As I read, I kept expecting aliens to land, or the titular lady to be revealed as a time traveller. Something. But no, this plays it straight as a Sherlock story. And despite my confusion, I really enjoyed it. I grew up with Sherlock Holmes, and it was nice to revisit that world.

Barter: This is about when I realised what I was really in for with the book. Finally, here was some science fiction – albeit of more the “weird tales” variety. The story itself isn’t too memorable, except for the very amusing unrestrained self-indulgence. As a mother with writerly aspirations, it’s hard not to sympathise with the main character – nor with the author who dreamed her up.

Garage Sale: Another cutely self-indulgent piece. I don’t think this story would have worked without context (in this case provided by it following Barter). It lacks Barter‘s obvious genre markers, so the story twists very suddenly into absurdism. As it is, I found it entertaining (albeit a little horrific at times).

The Hole Truth: Many of these stories share an amusing sense of humour. In this case, we get this lovely pun to kick off a fairly run-of-the-mill “reap what you sow” story.

Dreamweaver’s Dilemma: This is where the book really picks up. It was clear from the Sherlock story that Bujold has an interest in mysteries, and this reads like a hard boiled noir. While the three “weird tales” stories were mostly about situations, Dreamweaver is about people. The characters are vivid, the plot is compelling, and the future-tech is a well-integrated part of the story.

The Mountains of Mourning: This story really hit me. It was thick with details, and all the details interconnected meaningfully. The characters are vivid and complicated, and the moral problem at the centre of the story is a truly difficult one. And maybe it’s just the PMS talking, but I found the ending absolutely heartbreaking, albeit satisfying.

Though I’ve read that Dreamweaver and Mountains take place in the same universe, I’m not sure how that will play out. There are similarities – largely in contrast with the other stories in the book – but they are few and rather superficial. I suppose this is a “backwoods vs developed centre” issue, and all will make sense as I explore the saga a little more.

The essays at the end of the book are all interesting and worth reading, and I appreciated the Vorkosigan trivia appendices.

I had some trouble ordering this book within Canada (though listed on Amazon, I was getting emails every few months to inform me that they couldn’t find the copy they thought they had until, eventually, they simply told me to go look elsewhere), so I took a gamble on the strength of recommendations I’ve received for this author and special ordered it from the US. I spent a fair bit more than I usually do for books, but I don’t feel cheated in the least. Mountains, alone, would have made the whole book worthwhile, but I enjoyed my time with each and every one of the stories.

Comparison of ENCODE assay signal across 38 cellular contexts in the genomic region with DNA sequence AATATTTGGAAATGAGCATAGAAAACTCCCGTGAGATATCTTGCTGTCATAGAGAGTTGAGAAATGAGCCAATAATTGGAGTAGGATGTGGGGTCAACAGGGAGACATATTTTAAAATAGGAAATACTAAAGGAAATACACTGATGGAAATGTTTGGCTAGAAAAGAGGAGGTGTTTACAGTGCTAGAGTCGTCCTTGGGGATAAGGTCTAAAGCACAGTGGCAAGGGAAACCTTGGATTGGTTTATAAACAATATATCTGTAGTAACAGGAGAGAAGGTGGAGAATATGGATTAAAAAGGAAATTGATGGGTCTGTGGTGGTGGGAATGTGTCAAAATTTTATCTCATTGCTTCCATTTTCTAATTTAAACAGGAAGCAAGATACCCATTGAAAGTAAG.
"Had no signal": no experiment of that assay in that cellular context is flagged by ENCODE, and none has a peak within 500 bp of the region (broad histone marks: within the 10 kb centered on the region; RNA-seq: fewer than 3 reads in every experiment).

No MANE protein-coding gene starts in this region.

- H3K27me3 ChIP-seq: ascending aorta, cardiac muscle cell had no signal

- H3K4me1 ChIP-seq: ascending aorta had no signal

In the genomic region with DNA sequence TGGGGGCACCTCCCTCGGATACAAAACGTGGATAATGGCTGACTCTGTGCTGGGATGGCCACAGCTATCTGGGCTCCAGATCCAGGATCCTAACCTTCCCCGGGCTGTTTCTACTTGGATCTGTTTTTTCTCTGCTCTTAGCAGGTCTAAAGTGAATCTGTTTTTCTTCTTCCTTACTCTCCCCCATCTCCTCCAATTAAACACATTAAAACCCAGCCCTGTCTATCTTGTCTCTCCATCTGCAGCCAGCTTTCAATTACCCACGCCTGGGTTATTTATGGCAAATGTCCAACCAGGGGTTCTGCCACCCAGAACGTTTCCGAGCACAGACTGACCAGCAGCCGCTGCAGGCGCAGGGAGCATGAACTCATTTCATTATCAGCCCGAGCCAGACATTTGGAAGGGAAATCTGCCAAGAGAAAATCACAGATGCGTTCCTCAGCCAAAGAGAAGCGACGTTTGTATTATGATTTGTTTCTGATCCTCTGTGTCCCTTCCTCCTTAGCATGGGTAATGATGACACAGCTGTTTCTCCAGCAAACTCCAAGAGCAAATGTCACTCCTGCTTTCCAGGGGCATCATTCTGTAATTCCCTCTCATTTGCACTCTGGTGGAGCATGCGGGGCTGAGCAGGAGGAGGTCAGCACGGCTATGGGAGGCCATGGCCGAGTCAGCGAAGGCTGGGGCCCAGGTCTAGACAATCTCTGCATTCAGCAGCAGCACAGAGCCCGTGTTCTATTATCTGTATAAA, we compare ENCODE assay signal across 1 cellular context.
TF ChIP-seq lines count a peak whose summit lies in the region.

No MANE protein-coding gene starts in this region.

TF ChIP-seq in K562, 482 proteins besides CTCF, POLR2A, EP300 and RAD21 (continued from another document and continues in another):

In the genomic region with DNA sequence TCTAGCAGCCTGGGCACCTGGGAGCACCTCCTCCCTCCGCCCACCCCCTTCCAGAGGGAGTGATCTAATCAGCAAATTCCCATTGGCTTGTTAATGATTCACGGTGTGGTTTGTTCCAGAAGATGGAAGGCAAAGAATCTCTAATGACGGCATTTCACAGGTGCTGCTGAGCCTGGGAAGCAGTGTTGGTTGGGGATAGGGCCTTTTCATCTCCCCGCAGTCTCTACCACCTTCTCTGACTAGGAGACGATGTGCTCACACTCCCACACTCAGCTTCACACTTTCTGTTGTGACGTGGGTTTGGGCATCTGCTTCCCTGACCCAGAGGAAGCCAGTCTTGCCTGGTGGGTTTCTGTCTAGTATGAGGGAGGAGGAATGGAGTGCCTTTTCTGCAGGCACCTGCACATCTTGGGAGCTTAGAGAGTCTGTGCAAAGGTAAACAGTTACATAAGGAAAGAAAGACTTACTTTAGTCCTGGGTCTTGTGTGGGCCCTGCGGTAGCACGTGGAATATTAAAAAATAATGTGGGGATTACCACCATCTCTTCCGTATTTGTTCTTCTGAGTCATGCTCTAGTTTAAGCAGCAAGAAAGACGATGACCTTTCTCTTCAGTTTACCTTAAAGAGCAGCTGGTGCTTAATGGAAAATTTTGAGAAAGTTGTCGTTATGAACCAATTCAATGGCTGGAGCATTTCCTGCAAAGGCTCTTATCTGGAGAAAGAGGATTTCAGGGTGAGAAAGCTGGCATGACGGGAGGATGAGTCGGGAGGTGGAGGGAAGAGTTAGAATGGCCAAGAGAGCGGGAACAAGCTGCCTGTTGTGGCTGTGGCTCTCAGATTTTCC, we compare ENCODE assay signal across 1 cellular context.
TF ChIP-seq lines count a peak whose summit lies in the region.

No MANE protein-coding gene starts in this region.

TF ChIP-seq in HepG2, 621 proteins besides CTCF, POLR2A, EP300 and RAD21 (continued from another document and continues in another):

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The Myth of Persecution by Candida Moss

Read: 9 August, 2017

The central argument of the book is that, while there were some periods of actual persecution of Christians in the early centuries, they were very few. Most of the martyrdom accounts we have are unsubstantiated, or refer to prosecution (where Christians were breaking laws that were not drawn or enforced with Christians specifically in mind).

And this matters because it is the narrative of martyrdom that excuses horrifically callous behaviour. Specifically, the fudging between disagreement and persecution. If Christians are always and have always been under attack from worldly forces, and people wanting to get gay-married is an attack on Christianity, then the Christian fight against gay marriage becomes a fight of self-defence.

I would also add, though Moss doesn’t, that there is also a fudging between chosen martyrdom and imposed martyrdom. Part of the veneration of martyrs also promises greater heavenly reward for greater earthly suffering, which is the logic used by people like Mother Teresa in denying palliative care to terminal patients. By increasing their suffering in their last days – without their consent (informed or otherwise) – Mother Teresa sought to purify their souls.

The book does have some weaker moments, such as when Moss hitches much of her argument against the reality of persecution in the earliest period on the fact that the group in question was not yet called Christians (largely around p.130-134). Which is just an argument from semantics, and not particularly useful.

But for the most part, Moss constructs her arguments well, She also strikes a good balance between being readable and being informative.

I think that much of this book will appeal to the “New Atheist” types, who will make much of the occasional ‘gotcha’ sound bites. I also think it’s a valuable (though perhaps uncomfortable) read for Christians who currently believe that early Christians were persecuted, especially if they believe that this persecution has been ongoing. This book won’t hold any hands, though, so I suspect that most readers from this group will simply dismiss it.

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Fatty Legs by Margaret Pokiak-Fenton & Christy Jordan-Fenton

Read: 17 July, 2017

Olemaun desperately wants to learn how to read. So, despite her sister’s warnings and her father’s fears, she demands to go to the Outsider’s school.

The story of Olemaun is told in a very straightforward, factual manor. There are the hardships and the bullying from a nun nicknamed ‘the Raven’, but there are also sweet moments, such as her few interactions with the nun nicknamed ‘the Swan’. It’s a very human story.

With its simple narrative style and many illustrations (including a number of photographs), this is perfectly suited to early chapter book readers. This would make a perfect introduction to the issues surrounding residential schools and cultural genocide.